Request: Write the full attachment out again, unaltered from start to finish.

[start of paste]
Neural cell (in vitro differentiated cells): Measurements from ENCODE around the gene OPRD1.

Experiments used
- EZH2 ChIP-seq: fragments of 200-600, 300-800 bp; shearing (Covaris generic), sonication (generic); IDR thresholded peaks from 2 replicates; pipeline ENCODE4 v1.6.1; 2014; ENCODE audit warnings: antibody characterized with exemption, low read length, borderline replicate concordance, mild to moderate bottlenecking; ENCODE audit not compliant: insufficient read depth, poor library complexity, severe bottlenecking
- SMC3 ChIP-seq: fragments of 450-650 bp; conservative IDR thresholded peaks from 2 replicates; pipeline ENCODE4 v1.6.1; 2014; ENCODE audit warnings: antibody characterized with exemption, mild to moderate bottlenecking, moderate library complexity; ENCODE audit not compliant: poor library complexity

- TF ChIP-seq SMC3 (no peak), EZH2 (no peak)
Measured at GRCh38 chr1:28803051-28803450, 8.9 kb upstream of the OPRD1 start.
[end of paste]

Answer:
Neural cell (in vitro differentiated cells): Measurements from ENCODE around the gene OPRD1.

Experiments used
- EZH2 ChIP-seq: fragments of 200-600, 300-800 bp; shearing (Covaris generic), sonication (generic); IDR thresholded peaks from 2 replicates; pipeline ENCODE4 v1.6.1; 2014; ENCODE audit warnings: antibody characterized with exemption, low read length, borderline replicate concordance, mild to moderate bottlenecking; ENCODE audit not compliant: insufficient read depth, poor library complexity, severe bottlenecking
- SMC3 ChIP-seq: fragments of 450-650 bp; conservative IDR thresholded peaks from 2 replicates; pipeline ENCODE4 v1.6.1; 2014; ENCODE audit warnings: antibody characterized with exemption, mild to moderate bottlenecking, moderate library complexity; ENCODE audit not compliant: poor library complexity

- TF ChIP-seq SMC3 (no peak), EZH2 (no peak)
Measured at GRCh38 chr1:28803051-28803450, 8.9 kb upstream of the OPRD1 start.